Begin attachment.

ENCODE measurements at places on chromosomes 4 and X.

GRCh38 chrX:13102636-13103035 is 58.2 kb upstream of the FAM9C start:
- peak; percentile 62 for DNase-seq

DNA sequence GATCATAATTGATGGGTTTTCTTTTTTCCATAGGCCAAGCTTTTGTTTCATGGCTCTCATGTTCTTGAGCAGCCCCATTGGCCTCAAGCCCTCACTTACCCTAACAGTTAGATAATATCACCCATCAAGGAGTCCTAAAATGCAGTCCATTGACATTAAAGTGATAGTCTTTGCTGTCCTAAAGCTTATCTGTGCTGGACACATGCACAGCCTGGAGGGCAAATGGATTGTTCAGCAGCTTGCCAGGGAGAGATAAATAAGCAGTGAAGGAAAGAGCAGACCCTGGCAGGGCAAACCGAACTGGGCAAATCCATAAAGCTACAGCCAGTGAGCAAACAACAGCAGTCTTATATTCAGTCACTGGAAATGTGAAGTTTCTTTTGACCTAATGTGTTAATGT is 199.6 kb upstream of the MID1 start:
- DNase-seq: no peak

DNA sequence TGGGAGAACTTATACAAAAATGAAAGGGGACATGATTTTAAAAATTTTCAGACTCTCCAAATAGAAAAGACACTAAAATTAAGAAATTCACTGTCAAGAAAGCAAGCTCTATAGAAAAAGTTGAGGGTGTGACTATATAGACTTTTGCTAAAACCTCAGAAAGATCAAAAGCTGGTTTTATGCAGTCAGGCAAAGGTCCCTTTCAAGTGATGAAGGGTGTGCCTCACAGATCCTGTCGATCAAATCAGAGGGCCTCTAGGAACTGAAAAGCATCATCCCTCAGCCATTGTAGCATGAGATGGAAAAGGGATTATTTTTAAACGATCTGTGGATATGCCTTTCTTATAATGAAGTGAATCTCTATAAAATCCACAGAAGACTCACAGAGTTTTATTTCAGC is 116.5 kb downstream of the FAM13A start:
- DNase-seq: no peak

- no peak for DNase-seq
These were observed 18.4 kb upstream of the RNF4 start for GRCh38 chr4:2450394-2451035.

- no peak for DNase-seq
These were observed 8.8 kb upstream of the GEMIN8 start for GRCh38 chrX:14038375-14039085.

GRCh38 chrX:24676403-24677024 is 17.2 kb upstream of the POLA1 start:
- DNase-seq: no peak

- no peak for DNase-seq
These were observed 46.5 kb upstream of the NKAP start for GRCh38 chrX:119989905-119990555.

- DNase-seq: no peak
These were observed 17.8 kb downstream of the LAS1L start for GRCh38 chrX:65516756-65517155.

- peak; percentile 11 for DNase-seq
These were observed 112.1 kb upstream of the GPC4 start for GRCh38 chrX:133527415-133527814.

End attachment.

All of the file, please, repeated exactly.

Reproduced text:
ENCODE measurements at places on chromosomes 4 and X.

GRCh38 chrX:13102636-13103035 is 58.2 kb upstream of the FAM9C start:
- peak; percentile 62 for DNase-seq

DNA sequence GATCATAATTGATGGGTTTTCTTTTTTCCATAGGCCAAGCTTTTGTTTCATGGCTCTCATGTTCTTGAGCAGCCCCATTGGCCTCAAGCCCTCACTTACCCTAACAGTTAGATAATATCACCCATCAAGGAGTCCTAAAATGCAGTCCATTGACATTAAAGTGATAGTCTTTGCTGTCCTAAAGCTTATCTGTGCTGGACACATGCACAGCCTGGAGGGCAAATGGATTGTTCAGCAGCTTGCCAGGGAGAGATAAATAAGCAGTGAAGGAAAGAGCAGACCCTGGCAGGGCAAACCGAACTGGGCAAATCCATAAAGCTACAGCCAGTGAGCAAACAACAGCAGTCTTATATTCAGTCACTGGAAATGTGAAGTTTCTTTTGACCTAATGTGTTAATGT is 199.6 kb upstream of the MID1 start:
- DNase-seq: no peak

DNA sequence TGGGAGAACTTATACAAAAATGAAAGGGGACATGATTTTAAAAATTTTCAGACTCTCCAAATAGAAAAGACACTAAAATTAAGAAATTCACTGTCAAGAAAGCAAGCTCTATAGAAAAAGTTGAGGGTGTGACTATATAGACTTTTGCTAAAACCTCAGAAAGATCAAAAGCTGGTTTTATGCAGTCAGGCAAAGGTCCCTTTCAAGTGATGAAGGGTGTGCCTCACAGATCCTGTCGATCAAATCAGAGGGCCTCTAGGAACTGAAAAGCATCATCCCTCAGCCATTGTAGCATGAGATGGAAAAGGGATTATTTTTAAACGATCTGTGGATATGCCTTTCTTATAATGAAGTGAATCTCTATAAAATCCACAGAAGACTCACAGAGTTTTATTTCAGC is 116.5 kb downstream of the FAM13A start:
- DNase-seq: no peak

- no peak for DNase-seq
These were observed 18.4 kb upstream of the RNF4 start for GRCh38 chr4:2450394-2451035.

- no peak for DNase-seq
These were observed 8.8 kb upstream of the GEMIN8 start for GRCh38 chrX:14038375-14039085.

GRCh38 chrX:24676403-24677024 is 17.2 kb upstream of the POLA1 start:
- DNase-seq: no peak

- no peak for DNase-seq
These were observed 46.5 kb upstream of the NKAP start for GRCh38 chrX:119989905-119990555.

- DNase-seq: no peak
These were observed 17.8 kb downstream of the LAS1L start for GRCh38 chrX:65516756-65517155.

- peak; percentile 11 for DNase-seq
These were observed 112.1 kb upstream of the GPC4 start for GRCh38 chrX:133527415-133527814.